The quarter, 8th, and 16th note tend to blend into the track in a way that we don't even know they are there. And sometimes that works great, sometimes it doesn't. Where you find that you get a little bit more depth and you can hear the delay just a little bit better on the triplet or the dotted denomination, try them all. The other thing we haven't done is play with the Feedback and the Feedback is number of repeats. And let's do that now. Let's have a quick solo. (Music playing) You can hear we have more and more repeats.
Sometimes this works really well because it fills out the space in between a vocal phrase, but sometimes if there's a lot of words in the vocal, it kind of steps on the various notes. So you're better off to have less Feedback or less repeats. Usually two or three kind of work pretty good in all cases and this is somewhere around 2-5%. Bring this is back to where it was and the way we do that, we hit Option and click on it and it brings us back to 0. Let's close this up. Let's go to our long delay now. The long delay is on Bus 16.
So let's bring this up here. Have a listen. (Music playing) Now you can definitely hear the delay as a separate event which sometimes works great in a track and sometimes doesn't. Let's hear it. (Music playing) It doesn't really sound all that good in the track and let's see what it is. In this case, it's a quarter note triplet at 384 milliseconds. That might not work really well.
Let's see what happens if we lower that a little bit. Let's try a straight 8th note delay. Let's see what it sounds like. (Music playing) Let's listen in the track. (Music playing) That doesn't really work either. So let's go to a dotted 8th note delay. Have a listen. This is pretty long. (Music playing) The other thing we'll do is we'll add a little bit of Feedback.
So there is a couple of more repeats. (Music playing) Let's have a listen. (Music playing) That might work for some songs. It doesn't work for this one. Let's try a triplet now and see what happens. Let's have a listen. (Music playing) That's a little better. Let's listen in the track. (Music playing) And you can hear that one pretty much works.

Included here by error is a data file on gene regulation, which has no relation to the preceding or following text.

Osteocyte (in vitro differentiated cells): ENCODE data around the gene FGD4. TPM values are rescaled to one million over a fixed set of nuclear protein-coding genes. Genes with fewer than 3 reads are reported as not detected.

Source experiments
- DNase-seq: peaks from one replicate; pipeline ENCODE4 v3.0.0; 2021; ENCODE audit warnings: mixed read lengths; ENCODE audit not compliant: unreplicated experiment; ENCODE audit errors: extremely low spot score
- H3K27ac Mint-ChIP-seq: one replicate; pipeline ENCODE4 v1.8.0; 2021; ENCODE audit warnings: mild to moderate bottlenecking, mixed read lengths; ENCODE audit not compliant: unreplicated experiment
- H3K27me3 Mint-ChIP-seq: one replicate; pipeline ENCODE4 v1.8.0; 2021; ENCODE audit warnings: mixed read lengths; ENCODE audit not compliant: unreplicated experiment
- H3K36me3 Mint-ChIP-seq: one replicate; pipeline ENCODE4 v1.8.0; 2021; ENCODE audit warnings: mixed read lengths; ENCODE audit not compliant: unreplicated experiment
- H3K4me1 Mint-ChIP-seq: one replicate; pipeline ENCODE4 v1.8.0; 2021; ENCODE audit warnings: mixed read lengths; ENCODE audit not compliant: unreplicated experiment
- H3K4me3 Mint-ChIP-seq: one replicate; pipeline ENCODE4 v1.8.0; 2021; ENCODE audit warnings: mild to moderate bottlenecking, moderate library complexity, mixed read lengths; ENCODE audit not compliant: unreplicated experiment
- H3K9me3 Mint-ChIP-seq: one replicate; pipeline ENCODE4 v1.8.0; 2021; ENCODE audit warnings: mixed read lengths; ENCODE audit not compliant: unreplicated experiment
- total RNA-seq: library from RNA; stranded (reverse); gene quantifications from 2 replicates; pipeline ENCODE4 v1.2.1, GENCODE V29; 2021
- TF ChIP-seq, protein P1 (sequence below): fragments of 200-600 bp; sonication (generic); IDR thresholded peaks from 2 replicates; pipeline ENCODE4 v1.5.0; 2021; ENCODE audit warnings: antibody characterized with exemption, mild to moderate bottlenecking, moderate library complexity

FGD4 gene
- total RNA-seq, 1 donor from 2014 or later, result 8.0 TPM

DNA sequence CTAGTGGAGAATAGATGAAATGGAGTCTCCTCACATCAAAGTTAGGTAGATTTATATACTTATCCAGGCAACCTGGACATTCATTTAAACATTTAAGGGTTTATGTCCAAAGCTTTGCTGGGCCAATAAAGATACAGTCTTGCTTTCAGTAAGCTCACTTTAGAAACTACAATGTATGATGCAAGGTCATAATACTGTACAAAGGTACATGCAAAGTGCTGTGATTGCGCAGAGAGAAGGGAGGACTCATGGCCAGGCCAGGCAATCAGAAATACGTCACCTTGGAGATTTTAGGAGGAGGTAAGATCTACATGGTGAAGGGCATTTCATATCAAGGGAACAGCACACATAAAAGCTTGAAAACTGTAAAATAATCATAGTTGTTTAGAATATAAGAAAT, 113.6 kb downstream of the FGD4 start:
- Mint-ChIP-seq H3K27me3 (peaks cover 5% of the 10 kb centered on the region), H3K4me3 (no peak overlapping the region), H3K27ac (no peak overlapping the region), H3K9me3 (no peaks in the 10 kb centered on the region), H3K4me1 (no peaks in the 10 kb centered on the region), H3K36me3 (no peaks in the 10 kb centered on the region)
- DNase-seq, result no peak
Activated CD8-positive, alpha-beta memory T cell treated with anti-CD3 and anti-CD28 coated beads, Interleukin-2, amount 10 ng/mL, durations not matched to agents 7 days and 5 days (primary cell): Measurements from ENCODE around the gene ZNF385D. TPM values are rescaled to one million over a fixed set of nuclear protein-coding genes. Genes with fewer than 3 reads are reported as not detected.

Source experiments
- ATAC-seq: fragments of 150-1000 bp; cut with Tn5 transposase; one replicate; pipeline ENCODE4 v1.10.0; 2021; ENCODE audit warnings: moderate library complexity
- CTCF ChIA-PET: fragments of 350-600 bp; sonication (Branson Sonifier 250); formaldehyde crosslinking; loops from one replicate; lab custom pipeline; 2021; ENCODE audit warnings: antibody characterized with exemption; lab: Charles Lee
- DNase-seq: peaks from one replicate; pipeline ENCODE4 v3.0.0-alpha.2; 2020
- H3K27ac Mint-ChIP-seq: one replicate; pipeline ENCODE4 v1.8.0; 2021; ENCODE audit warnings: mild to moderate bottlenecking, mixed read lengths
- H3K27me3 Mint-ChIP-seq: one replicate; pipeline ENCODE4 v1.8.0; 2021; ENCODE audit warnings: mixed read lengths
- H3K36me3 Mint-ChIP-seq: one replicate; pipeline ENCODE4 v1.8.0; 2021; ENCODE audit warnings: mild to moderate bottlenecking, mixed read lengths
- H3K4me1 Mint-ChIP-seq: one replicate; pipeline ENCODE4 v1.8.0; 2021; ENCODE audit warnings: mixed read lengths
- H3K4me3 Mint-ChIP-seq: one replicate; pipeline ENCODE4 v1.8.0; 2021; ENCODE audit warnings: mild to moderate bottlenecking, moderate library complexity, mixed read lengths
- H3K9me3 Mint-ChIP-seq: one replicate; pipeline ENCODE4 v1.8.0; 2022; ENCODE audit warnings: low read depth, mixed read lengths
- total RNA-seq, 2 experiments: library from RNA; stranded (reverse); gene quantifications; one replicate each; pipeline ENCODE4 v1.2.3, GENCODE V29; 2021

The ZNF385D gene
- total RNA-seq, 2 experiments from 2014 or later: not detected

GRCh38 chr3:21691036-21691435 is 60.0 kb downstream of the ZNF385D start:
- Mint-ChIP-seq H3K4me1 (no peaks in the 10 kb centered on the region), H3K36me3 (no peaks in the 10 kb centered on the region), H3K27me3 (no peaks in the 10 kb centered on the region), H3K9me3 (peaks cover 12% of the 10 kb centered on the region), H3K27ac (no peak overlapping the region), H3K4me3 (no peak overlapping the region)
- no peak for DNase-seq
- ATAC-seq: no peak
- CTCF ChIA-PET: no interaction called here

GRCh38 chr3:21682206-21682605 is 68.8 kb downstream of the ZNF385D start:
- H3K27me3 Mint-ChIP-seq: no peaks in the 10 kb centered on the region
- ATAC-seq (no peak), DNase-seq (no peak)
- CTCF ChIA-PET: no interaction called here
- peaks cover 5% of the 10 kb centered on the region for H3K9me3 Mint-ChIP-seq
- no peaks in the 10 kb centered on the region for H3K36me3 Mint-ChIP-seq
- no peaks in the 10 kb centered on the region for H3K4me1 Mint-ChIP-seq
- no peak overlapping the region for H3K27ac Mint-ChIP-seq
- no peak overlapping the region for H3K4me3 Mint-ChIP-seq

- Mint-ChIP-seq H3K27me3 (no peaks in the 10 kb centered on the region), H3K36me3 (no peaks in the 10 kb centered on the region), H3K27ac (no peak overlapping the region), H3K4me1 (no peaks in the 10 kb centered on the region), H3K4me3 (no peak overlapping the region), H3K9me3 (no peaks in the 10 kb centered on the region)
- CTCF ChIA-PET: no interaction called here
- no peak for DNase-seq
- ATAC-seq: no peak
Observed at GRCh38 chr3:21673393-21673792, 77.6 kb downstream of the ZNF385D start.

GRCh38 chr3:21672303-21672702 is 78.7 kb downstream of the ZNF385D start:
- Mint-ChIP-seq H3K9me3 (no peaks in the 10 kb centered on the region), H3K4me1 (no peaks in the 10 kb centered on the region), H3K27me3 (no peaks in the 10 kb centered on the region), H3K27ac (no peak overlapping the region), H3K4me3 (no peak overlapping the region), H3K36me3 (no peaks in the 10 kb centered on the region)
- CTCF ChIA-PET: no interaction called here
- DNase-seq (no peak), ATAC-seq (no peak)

It sounds pretty good. It gives the vocal a sense of space. It gives it a little bit of dimension and yet it doesn't get in the way. And that's what we're looking for. Finally the last thing we'll do is an untimed delay. And usually what this means is it's a delay that's not timed to the track and because of that, it sticks out and this is just what we want sometimes. We definitely want to hear the delay. So a good starting place is always 350 milliseconds. Let's have a listen to what it is. (Music playing) When you go and hear bands live, a lot of times they'll use a 350 millisecond delay because it kind of works no matter what the tempo of the track is.
And if they want some dimension, they'll just dial that in. And this is kind of very useful number for live delay times. It doesn't always work for recorded delay, but let's hear what it sounds like with the track. (Music playing) It's not bad with this track, but you can definitely hear the delay. Whether you want that or not of course is a question of taste, a question of what the producer wants, a question of what the artist wants.
So as you can hear, delay adds a sense of space and polish without pushing the vocal too far back in the mix. Make sure that you experiment with both timed and untimed delays as well as different delay lengths and note denominations to find the right one for the track.